Friday, February 17, 2006

perverse to a miracle

It's Friday night, and I'm at home alone because I didn't feel I could muster the social wherewithal this evening to play pool and make conversation of even the most desultory sort. It's raining like a motherfucker, and I keep thinking of this passage from Charlotte Bronte's Villette:

At that time, I well remember whatever could excite — certain accidents of the weather, for instance, were almost dreaded by me, because they woke the being I was always lulling, and stirred up a craving cry I could not satisfy. One night a thunder-storm broke; a sort of hurricane shook us in our beds: the Catholics rose in panic and prayed to their saints. As for me, the tempest took hold of me with tyranny: I was roughly roused and obliged to live. I got up and dressed myself, and creeping outside the casement close by my bed, sat on its ledge, with my feet on the roof of a lower adjoining building. It was wet, it was wild, it was pitch-dark. Within the dormitory they gathered round the night-lamp in consternation, praying loud. I could not go in: too resistless was the delight of staying with the wild hour, black and full of thunder, pealing out such an ode as language never delivered to man — too terribly glorious, the spectacle of clouds, split and pierced by white and blinding bolts.

I did long, achingly, then and for four and twenty hours afterwards, for something to fetch me out of my present existence, and lead me upwards and onwards. This longing, and all of a similar kind, it was necessary to knock on the head; which I did, figuratively, after the manner of Jael to Sisera, driving a nail through their temples. Unlike Sisera, they did not die: they were but transiently stunned, and at intervals would turn on the nail with a rebellious wrench: then did the temples bleed, and the brain thrill to its core.

They woke the being I was always lulling, and stirred up a craving cry I could not satisfy. So nice, don't you think? Villette inches closer and closer to an uncontested spot at the top of the list of my favorite books of all time. For me, Lucy Snowe is pretty much the platonic ideal of the female protagonist: clever and coy, perverse and acidic, witty and self-deprecating, touchy, vulnerable, and proud; she's full of convoluted emotion and tragic yearning, but she would desperately like you to think that she would like you to think she remains always logical and pragmatic. She's a bald liar, but she can't help it; she urgently wants you to know the truth about her, but she's absolutely unable to speak it, so she buries it in a shallow grave of denial and transparent misdirection. In all her twisted, contrarian glory — hiding to reveal, damning to praise — she's a shockingly fully-realized character.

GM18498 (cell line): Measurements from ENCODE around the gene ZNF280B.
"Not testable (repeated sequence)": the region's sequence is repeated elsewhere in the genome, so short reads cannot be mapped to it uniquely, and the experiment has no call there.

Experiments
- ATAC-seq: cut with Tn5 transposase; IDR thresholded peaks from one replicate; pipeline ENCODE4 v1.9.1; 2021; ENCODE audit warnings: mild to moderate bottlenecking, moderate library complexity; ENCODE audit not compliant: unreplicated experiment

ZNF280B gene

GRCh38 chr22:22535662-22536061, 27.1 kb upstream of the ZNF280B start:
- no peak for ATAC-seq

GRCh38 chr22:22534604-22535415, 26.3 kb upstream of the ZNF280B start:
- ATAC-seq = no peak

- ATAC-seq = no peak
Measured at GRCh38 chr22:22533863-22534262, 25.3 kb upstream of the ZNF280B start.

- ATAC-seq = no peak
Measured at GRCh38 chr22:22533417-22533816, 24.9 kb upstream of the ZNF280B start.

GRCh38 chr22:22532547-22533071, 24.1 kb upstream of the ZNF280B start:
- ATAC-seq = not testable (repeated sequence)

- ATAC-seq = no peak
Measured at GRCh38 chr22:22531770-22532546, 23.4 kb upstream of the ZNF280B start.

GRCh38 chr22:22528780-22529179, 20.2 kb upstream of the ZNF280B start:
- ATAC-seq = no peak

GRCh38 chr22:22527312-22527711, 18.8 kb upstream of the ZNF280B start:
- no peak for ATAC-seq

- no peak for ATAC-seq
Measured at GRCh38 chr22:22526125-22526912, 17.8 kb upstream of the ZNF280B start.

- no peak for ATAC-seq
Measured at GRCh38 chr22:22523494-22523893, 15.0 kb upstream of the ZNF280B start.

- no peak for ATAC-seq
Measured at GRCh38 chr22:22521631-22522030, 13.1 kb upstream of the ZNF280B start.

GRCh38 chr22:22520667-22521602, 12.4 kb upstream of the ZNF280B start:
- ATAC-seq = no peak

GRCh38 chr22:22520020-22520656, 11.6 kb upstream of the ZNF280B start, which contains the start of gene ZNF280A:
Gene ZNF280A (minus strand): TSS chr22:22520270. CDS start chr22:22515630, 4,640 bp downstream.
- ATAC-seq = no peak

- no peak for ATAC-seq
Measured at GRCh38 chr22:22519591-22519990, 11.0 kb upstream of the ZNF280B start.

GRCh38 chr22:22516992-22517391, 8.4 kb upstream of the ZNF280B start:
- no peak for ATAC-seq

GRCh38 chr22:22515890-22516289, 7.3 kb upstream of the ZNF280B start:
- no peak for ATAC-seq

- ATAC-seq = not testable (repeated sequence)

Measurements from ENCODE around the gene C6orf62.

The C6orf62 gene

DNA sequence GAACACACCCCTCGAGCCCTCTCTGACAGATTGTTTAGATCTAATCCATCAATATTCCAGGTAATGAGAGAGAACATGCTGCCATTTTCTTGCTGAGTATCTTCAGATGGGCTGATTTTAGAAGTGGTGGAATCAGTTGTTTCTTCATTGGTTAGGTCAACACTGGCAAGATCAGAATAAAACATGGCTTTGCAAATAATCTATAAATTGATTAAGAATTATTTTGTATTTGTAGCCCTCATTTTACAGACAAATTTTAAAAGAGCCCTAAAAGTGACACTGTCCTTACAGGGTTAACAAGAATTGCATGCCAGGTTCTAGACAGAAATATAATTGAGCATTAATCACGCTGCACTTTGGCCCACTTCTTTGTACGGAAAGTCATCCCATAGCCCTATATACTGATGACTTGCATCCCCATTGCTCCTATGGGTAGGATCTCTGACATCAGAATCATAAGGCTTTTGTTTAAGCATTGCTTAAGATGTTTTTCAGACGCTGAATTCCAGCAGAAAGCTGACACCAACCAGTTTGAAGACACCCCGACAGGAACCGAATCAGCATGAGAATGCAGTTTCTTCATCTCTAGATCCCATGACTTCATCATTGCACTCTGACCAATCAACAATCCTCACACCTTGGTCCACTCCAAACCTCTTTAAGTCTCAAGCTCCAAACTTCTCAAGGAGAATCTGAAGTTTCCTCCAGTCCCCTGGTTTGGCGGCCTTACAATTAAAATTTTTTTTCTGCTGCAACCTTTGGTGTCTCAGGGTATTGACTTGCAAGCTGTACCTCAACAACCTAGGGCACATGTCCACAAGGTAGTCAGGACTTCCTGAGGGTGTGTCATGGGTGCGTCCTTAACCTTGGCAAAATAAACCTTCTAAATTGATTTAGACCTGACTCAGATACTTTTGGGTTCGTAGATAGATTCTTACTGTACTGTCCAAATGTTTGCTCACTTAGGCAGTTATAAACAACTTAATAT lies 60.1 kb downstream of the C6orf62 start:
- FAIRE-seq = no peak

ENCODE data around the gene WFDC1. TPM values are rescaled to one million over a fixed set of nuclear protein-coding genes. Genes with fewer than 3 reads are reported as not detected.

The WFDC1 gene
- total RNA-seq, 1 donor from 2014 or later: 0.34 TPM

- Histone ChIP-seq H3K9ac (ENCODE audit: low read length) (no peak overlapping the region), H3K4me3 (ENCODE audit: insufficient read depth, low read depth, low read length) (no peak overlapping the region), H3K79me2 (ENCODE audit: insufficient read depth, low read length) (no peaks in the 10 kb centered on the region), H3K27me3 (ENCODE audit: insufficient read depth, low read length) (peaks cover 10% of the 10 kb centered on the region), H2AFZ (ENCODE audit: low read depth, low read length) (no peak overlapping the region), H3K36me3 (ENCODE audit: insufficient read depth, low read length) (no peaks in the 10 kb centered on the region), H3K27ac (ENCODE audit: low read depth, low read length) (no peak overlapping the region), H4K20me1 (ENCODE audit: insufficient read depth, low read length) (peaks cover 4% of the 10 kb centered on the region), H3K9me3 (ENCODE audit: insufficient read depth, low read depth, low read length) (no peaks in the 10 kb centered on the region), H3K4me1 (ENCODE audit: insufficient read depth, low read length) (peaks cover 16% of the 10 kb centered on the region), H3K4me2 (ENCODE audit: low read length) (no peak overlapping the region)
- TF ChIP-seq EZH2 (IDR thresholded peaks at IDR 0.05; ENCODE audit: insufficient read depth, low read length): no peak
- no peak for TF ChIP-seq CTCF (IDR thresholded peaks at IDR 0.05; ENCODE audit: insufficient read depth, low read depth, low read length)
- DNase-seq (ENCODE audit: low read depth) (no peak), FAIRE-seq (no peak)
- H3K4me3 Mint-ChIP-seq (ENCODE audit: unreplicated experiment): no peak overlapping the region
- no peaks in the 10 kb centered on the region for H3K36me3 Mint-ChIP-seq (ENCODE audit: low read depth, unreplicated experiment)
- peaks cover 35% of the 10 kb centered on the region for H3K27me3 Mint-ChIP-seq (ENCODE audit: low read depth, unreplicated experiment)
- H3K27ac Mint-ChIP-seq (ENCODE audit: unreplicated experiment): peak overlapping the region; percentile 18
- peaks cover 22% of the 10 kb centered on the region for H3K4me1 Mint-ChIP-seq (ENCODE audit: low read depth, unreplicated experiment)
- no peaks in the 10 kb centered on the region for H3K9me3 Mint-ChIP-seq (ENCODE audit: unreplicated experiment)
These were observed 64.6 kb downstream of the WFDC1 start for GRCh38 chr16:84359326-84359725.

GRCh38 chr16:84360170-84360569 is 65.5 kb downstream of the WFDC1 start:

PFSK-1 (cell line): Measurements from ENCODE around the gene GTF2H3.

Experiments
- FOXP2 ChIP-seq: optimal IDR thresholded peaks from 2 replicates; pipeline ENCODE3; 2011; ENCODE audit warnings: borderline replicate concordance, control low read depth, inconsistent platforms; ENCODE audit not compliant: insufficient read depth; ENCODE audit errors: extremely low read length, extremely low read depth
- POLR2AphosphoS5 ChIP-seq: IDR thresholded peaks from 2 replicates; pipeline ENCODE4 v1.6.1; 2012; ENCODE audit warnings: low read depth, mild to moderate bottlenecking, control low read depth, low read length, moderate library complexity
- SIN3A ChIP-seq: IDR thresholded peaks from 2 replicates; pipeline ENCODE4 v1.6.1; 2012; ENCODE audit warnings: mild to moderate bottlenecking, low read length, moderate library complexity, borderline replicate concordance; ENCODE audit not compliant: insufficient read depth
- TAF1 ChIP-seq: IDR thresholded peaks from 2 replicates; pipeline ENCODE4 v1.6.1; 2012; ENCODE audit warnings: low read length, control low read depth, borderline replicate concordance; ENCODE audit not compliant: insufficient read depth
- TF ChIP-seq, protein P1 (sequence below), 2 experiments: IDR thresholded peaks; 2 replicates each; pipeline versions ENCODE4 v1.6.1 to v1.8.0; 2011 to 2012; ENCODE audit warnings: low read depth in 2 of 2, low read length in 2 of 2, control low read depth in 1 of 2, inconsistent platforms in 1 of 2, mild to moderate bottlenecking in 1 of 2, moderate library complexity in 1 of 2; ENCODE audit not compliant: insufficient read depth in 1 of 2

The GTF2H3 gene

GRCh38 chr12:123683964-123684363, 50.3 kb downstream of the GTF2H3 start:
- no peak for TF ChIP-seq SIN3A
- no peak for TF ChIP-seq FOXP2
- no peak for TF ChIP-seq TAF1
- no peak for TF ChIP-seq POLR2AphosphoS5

Anyway. I guess what you should take away from this is, if Lucy Snowe was a real person, I would be so gay for her. Also, I like listing adjectives. That is all.


And now for something completely different: x-ray porn. Did I say that? I meant art. X-rayted art. Yay!


Aaaaaand also: snakes on a plane, dudes.

2 Comments:

At 2:04 PM PST, Anonymous shoshie said...

I think it's time for an intervention. You have officially crossed the line from "here's some weird shit I stumbled across" to "here's some weird shit I've become obsessed with finding."

Skulls giving blowjobs = uber creepy.

 
At 3:53 PM PST, Blogger piehat said...

Hm... I still think my pun was more disgraceful than the porn. But yes, I probably have a somewhat unhealthy level of interest in things like fetus popples and x-rayed BJs. Much of it comes from here, though. Like everything else bizarre in this world, it's the fault of the Japanese.

 

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